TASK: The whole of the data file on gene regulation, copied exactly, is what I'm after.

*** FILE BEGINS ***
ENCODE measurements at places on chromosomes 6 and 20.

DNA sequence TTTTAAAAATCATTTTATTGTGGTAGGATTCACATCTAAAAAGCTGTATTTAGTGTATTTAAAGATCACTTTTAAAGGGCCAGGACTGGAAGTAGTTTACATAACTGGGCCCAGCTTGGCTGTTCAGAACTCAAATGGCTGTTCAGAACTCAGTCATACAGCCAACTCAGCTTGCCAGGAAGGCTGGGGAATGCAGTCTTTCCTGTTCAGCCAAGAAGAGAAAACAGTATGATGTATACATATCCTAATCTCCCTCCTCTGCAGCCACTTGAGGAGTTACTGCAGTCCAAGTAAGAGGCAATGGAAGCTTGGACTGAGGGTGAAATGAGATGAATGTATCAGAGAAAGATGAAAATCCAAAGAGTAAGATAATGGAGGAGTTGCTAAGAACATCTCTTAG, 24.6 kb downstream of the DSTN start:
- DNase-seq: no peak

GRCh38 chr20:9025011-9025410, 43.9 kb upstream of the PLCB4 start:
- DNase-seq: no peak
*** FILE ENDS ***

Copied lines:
ENCODE measurements at places on chromosomes 6 and 20.

DNA sequence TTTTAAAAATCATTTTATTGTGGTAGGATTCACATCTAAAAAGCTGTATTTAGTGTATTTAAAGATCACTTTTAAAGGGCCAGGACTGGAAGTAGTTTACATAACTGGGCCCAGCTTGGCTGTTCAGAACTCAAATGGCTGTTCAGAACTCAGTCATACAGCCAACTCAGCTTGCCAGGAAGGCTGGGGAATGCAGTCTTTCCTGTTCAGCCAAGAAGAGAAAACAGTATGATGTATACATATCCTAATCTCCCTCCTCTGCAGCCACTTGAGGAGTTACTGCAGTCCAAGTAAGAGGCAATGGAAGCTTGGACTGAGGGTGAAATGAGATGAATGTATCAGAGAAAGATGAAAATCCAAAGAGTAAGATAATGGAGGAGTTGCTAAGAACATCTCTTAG, 24.6 kb downstream of the DSTN start:
- DNase-seq: no peak

GRCh38 chr20:9025011-9025410, 43.9 kb upstream of the PLCB4 start:
- DNase-seq: no peak